This Is Why ‘Gender Critical’ Campaigners Like Allison Bailey Are Laying Siege to Stonewall

The campaign to delegitimise Europe's biggest LGBTQ+ rights organisation.

by Moya Lothian-McLean

28 July 2022

Image shows author JK Rowling sitting next to barrister Allison Bailey.
Allison Bailey, a criminal defence barrister, has made headlines by ‘suing’ Stonewall. JK Rowling/Twitter

On Wednesday, barrister Allison Bailey lost a tribunal claim she brought against Stonewall, the biggest LGBTQ+ advocacy organisation in Europe. Bailey – a prominent figure in the ‘gender critical’ movement – had raised over £550,000 to pursue a joint employment tribunal against her employer, Garden Court Chambers, and Stonewall. The criminal defence specialist claimed she experienced discrimination at work because of her beliefs about transgender people, and that Stonewall had unlawfully induced Garden Court to penalise her because of those beliefs.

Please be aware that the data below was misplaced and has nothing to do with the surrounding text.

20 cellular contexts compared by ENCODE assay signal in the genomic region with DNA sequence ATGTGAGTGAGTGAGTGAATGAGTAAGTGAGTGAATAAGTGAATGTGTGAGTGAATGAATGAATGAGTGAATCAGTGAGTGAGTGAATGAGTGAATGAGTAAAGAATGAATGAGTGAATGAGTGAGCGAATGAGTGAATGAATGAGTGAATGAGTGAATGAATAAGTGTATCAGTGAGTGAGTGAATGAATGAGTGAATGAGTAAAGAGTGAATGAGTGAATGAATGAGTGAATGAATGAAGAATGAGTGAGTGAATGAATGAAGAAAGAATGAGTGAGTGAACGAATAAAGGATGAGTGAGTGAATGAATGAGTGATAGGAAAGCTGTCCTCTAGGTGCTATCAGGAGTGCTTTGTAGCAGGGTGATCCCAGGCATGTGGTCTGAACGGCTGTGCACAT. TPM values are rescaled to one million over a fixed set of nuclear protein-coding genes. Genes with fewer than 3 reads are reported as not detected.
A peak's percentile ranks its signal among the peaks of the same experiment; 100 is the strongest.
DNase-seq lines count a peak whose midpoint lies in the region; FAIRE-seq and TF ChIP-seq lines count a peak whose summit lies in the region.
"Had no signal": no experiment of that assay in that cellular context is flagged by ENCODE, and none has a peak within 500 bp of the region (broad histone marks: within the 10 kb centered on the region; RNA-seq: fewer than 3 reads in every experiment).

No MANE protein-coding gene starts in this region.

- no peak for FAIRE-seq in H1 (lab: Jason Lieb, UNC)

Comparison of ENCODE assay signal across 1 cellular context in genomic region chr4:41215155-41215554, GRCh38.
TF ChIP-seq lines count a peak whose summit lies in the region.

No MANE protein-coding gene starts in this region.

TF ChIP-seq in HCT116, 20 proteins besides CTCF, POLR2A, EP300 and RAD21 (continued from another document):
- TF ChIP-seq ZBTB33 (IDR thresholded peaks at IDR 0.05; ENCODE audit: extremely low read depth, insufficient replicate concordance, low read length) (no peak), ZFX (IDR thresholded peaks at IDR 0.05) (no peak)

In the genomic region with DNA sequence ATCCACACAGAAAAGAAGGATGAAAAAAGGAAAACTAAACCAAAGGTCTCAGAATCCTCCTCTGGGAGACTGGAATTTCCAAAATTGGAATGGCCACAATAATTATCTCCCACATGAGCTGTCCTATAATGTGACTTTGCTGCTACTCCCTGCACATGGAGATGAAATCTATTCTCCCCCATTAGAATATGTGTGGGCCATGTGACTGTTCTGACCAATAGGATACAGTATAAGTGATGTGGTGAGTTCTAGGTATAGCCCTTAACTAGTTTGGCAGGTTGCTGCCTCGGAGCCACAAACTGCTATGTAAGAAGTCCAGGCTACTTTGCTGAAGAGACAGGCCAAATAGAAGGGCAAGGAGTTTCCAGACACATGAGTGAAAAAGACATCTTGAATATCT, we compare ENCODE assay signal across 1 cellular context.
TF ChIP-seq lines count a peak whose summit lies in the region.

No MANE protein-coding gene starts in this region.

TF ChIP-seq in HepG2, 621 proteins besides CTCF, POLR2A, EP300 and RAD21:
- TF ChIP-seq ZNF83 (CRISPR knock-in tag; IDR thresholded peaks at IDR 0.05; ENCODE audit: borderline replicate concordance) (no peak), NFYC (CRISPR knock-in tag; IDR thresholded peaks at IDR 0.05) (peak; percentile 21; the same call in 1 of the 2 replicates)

Bailey claimed a tepid victory in one aspect; Garden Court was judged to have discriminated against her on two occasions because of her trans-hostile views (including her conviction that Stonewall’s trans inclusivity is eroding women’s rights), which have been ruled a ‘protected belief’ under the Equality Act, thanks to the fervour with which she holds them. This doesn’t mean the beliefs are “right”, emphasised the judge – merely that they exist as strongly as one would subscribe to a religious doctrine. Bailey was awarded £22,000 for “injury to feelings”.